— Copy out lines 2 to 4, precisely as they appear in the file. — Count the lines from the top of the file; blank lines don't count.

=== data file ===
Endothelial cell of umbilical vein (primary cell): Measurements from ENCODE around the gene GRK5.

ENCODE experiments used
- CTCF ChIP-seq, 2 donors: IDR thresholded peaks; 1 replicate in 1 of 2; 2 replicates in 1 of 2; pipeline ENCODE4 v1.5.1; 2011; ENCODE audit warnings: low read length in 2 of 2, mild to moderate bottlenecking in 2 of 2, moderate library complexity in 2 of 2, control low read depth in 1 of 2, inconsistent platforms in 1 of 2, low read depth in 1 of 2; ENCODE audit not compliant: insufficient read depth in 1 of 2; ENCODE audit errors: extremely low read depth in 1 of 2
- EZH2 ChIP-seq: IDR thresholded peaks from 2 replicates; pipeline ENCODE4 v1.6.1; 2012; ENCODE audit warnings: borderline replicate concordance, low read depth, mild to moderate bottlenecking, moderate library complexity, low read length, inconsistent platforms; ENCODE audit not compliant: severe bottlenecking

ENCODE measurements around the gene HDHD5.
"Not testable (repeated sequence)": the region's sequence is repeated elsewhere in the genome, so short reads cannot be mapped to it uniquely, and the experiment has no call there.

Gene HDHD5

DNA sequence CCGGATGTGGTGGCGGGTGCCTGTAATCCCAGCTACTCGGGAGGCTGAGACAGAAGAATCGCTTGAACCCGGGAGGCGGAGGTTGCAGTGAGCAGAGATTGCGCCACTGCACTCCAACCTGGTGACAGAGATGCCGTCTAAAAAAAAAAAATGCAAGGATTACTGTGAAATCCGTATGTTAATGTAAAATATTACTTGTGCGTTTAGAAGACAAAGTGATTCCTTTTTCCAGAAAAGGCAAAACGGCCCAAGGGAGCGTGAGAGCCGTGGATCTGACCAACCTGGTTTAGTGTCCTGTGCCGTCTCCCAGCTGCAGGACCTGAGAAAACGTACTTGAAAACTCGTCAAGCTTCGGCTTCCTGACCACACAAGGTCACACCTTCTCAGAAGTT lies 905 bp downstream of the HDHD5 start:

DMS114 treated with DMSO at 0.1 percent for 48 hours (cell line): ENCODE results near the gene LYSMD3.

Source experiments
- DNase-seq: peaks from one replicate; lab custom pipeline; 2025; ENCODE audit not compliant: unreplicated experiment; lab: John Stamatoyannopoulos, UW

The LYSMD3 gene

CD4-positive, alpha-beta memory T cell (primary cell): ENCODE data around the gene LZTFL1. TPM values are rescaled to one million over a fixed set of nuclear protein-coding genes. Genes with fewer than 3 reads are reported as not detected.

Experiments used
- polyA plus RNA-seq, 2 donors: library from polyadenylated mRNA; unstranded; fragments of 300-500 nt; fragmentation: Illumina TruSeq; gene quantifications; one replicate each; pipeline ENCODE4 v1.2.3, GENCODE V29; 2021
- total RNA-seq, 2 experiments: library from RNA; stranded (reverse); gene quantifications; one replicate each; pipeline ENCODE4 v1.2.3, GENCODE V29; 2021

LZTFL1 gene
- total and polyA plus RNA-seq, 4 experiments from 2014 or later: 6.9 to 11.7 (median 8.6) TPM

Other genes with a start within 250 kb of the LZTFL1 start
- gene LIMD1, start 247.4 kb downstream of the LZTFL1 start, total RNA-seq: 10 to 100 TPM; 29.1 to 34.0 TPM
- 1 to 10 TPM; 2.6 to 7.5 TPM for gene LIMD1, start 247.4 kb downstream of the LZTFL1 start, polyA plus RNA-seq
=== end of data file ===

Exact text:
ENCODE experiments used
- CTCF ChIP-seq, 2 donors: IDR thresholded peaks; 1 replicate in 1 of 2; 2 replicates in 1 of 2; pipeline ENCODE4 v1.5.1; 2011; ENCODE audit warnings: low read length in 2 of 2, mild to moderate bottlenecking in 2 of 2, moderate library complexity in 2 of 2, control low read depth in 1 of 2, inconsistent platforms in 1 of 2, low read depth in 1 of 2; ENCODE audit not compliant: insufficient read depth in 1 of 2; ENCODE audit errors: extremely low read depth in 1 of 2
- EZH2 ChIP-seq: IDR thresholded peaks from 2 replicates; pipeline ENCODE4 v1.6.1; 2012; ENCODE audit warnings: borderline replicate concordance, low read depth, mild to moderate bottlenecking, moderate library complexity, low read length, inconsistent platforms; ENCODE audit not compliant: severe bottlenecking